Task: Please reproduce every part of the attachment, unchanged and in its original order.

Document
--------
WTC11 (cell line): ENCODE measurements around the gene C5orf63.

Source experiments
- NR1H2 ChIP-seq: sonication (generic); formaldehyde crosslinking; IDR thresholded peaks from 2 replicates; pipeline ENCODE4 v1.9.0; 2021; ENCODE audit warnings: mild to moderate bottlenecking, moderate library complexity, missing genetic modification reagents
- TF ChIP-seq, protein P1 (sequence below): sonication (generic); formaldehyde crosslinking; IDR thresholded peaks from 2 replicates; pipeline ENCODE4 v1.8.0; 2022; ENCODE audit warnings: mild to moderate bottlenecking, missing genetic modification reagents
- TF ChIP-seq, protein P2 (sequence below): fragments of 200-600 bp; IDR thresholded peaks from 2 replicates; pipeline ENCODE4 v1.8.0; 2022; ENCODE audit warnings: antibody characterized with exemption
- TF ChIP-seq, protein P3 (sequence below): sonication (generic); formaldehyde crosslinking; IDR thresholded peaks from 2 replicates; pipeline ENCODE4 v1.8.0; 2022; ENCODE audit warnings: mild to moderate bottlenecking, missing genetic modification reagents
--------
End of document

WTC11 (cell line): ENCODE measurements around the gene C5orf63.

Source experiments
- NR1H2 ChIP-seq: sonication (generic); formaldehyde crosslinking; IDR thresholded peaks from 2 replicates; pipeline ENCODE4 v1.9.0; 2021; ENCODE audit warnings: mild to moderate bottlenecking, moderate library complexity, missing genetic modification reagents
- TF ChIP-seq, protein P1 (sequence below): sonication (generic); formaldehyde crosslinking; IDR thresholded peaks from 2 replicates; pipeline ENCODE4 v1.8.0; 2022; ENCODE audit warnings: mild to moderate bottlenecking, missing genetic modification reagents
- TF ChIP-seq, protein P2 (sequence below): fragments of 200-600 bp; IDR thresholded peaks from 2 replicates; pipeline ENCODE4 v1.8.0; 2022; ENCODE audit warnings: antibody characterized with exemption
- TF ChIP-seq, protein P3 (sequence below): sonication (generic); formaldehyde crosslinking; IDR thresholded peaks from 2 replicates; pipeline ENCODE4 v1.8.0; 2022; ENCODE audit warnings: mild to moderate bottlenecking, missing genetic modification reagents